We are shocked by the allegations made as Reckitt Benckiser is a responsible company in the way it conducts its business.
Nevertheless, we are deeply concerned by the inappropriate sentiment expressed in some of the historic internal correspondence. We take this very seriously and have instigated an immediate internal investigation, and will take action. We also refute much of what has been reported which implies a power and influence we simply do not possess.
The company has never objected to a monograph driven generic name being published. The timetable of which is not, and never has been, within our control - a monograph/generic name could have been published at any time by the regulators without reference to any third party.
The company made appropriate challenges where it felt it was justified in order to ensure patients are prescribed the right treatment. These were within the law and relevant regulations. We stress that the regulators only take a comment into account when it is valid.
Gaviscon is a very small part of the £350m the NHS spends on drugs to treat illnesses such as heartburn and dyspepsia - less than 6%. Patients with heartburn can be treated with many different but equally effective treatments including Proton Pump Inhibitors (PPIs), H2 receptor blockers, and other cheaper alginate equivalents to Gaviscon. These treatments are in the main interchangeable. Ultimately only doctors have sole and absolute choice on which of these to prescribe.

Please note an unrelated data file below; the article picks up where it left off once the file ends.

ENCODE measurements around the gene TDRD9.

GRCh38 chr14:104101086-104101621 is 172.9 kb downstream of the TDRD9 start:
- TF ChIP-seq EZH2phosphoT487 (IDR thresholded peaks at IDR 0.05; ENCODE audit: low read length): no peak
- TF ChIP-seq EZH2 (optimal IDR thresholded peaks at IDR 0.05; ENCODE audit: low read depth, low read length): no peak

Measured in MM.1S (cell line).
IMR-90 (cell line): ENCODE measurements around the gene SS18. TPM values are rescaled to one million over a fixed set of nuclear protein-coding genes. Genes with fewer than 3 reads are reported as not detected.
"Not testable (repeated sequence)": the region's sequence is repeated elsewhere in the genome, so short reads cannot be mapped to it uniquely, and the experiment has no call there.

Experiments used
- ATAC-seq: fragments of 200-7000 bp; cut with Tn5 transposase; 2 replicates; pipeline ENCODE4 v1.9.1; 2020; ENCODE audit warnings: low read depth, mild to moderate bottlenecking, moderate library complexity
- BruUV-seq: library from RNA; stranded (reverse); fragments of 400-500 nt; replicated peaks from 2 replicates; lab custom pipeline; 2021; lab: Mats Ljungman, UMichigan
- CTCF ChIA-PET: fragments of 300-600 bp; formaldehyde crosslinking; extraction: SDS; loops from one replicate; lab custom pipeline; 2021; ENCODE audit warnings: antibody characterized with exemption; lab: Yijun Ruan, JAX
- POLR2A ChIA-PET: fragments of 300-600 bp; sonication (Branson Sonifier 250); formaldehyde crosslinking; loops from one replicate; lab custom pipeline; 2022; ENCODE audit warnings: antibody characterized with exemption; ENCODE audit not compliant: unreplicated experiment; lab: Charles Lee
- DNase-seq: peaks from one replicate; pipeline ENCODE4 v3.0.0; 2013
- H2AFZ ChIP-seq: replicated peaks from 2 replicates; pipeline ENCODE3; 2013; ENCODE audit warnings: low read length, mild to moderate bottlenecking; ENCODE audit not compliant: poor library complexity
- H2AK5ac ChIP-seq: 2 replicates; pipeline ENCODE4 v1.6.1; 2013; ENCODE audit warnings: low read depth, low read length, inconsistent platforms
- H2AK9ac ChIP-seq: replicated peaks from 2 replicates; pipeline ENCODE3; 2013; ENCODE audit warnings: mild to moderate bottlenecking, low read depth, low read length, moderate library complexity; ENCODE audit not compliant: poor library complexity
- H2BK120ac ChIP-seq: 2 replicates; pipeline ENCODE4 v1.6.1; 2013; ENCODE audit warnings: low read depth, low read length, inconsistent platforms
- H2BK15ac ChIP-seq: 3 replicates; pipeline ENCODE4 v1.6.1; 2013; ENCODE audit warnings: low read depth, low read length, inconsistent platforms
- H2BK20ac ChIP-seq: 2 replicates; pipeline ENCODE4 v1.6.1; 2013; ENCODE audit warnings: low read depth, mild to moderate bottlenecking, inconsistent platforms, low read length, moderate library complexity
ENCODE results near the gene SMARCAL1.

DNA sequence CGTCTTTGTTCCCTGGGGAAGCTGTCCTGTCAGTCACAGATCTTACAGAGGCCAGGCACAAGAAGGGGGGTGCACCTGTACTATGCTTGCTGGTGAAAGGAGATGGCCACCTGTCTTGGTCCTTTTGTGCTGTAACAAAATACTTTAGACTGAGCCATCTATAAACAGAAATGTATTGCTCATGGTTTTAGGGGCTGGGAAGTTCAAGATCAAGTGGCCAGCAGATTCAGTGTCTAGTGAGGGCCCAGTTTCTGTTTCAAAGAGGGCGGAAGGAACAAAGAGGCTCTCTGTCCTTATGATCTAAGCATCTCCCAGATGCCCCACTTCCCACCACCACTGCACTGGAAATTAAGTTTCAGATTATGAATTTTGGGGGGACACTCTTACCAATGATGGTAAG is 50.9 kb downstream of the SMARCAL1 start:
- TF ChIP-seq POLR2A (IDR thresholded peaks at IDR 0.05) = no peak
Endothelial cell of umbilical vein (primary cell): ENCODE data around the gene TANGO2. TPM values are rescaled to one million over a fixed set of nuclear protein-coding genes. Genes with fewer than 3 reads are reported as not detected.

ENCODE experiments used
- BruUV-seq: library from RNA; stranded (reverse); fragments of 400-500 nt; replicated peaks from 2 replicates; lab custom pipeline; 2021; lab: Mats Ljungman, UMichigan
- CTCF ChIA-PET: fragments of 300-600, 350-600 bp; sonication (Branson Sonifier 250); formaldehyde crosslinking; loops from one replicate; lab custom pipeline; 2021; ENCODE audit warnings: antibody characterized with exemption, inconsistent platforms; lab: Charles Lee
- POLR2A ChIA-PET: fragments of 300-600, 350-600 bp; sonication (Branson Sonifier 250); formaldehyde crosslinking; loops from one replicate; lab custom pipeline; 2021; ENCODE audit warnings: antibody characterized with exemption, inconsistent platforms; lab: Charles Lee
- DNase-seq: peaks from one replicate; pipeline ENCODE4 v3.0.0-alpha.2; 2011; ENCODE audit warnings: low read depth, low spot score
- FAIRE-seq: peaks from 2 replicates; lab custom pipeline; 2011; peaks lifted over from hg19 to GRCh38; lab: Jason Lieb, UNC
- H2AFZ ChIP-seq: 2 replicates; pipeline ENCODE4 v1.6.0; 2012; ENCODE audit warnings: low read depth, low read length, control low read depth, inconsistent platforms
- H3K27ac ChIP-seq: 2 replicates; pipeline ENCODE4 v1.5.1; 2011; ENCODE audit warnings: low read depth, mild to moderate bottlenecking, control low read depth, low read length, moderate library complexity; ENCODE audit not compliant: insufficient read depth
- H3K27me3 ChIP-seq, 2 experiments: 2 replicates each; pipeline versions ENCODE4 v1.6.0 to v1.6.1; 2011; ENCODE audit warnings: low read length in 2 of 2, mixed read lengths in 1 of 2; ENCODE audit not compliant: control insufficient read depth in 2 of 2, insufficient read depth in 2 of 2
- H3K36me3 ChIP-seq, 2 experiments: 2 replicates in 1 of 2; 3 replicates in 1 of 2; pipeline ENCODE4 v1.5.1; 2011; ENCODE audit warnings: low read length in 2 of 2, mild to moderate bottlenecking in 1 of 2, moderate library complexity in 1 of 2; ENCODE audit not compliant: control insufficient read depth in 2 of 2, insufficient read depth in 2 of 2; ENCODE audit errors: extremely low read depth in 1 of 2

Regarding your specific reference to alleged pressure from sales reps to GPs, we have had one case only regarding this issue relating to one single rep (out of 86) working for us in the NHS sales force. RB accepted the decision of the ABPI panel in August 2005. This was an unfortunate, one-off incident, not endorsed by the company, the representative was reprimanded, and we immediately took all possible steps to avoid any other similar breaches of the code. Since then we have no evidence or record that any sales reps have breached the Code of Practice.
Gaviscon Original and Gaviscon Advance have been available in the NHS since 1971 and 1997 respectively and both remain available for doctors to prescribe today. Gaviscon Advance is a second generation alginate product - the result of considerable investment in R&D - with proven stronger, longer lasting effect and lower sodium salt content.
Given its improved properties, dose for dose Gaviscon Advance still costs exactly the same as Gaviscon Original - providing doctors and patients with a better product, at no additional cost.